Spy satellites in the sky have helped in the recent moves to bring peace to one of the world's hottest trouble-spots - the Middle East.
Culver City, California - satellite animation 1968
SV ZOOM OUT satellite in operation
From 1967 U.S. film of SR 71 in training flight
SV Plane out of hangar, up runway, & in flight (4 shots)
U-2's in action, Panama Canal zone '64
LV U-2 in flight (3 shots)
China puts U-2 wreckage on show '65
SV PAN and CU plane wreckage
Culver City, California - 1968 - Satellite Construction
SV & CU technicians work on satellite construction (5 shots)
LV Rocket launch
Animation - CU satellite in orbit
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Background: Spy satellites in the sky have helped in the recent moves to bring peace to one of the world's hottest trouble-spots - the Middle East.
The Middle-East cease-fire, policed by the United States, was in fact the first major test of the use of spy-planes and satellites in world-wide peace-keeping operations. It showed that the role of these electronic eavesdroppers extended to peace as well as to war.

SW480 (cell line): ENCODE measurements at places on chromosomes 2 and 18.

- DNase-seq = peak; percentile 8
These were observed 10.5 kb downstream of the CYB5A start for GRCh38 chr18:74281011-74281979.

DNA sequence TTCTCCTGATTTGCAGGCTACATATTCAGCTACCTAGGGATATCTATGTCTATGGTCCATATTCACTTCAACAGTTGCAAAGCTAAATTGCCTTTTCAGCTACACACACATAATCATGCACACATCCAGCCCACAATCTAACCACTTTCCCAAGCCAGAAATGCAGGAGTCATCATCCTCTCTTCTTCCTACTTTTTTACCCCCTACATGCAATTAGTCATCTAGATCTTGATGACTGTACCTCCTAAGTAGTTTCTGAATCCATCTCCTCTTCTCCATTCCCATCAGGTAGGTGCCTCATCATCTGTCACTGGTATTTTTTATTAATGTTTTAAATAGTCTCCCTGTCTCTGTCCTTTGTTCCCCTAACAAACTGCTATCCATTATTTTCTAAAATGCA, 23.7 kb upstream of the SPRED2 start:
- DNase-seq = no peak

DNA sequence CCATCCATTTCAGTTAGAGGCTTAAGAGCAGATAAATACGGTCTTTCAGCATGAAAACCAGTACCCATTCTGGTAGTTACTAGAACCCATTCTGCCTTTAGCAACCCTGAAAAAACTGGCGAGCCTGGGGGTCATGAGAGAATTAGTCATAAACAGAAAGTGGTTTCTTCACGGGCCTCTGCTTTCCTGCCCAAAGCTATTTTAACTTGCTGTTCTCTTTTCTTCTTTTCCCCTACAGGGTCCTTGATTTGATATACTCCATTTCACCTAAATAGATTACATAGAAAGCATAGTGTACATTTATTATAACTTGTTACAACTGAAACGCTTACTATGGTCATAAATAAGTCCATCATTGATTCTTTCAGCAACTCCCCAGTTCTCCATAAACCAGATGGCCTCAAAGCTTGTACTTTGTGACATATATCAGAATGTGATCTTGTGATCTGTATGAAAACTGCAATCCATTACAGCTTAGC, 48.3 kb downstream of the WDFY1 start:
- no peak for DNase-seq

The United States is reported to have used at least three system to monitor military movements in the Middle-East cease-fire zone; aerial photography by a 2000 m.p.h. 'spy-plane, the SR 71; television photography by satellites transmitting directly to earth; and photographs taken by an 8000 lb. (4000 kg) satellite that ejects its film over the Pacific Ocean.
At a height of 150 miles such satellites can photograph objects on earth only 20 feet long, and the pictures are much clearer than those sent by television.
The 2000 miles per hour (3310 km) SR 71, which made most of the news in the Middle east with its runs over the Israeli side of the cease-fire zone still employs the time-honoured techniques of aerial photography, but from a much higher altitude and at a much higher speed than in the past.
The U-2 fore-runners of these planes have frequently run into trouble over the Soviet Union, the People;s Republic of China and other countries in recent years. In 1965, the Chinese put on display in Peking outside the city's military museum the wreckage of four U-2's, which they claimed to have shot down. It is widely known that some of these high-flying spy planes are pilotless.
But although the U-2 type aircraft are still in business, the real aerial spy trade has with the development in rocketry passed to the reconnaissance satellites.
American and Soviet satellites in orbit now pass over us daily, among some 400 other man-made objects orbiting the earth.
So the satellite is a long-distance electronic eye. It can also bounce radar signals and photographs around the globe, record telephone traffic being transmitted by microwave radio links, and even detect secret industrial installations on the ground.
For the satellite spy-in-the-sky, future possibilities are endless.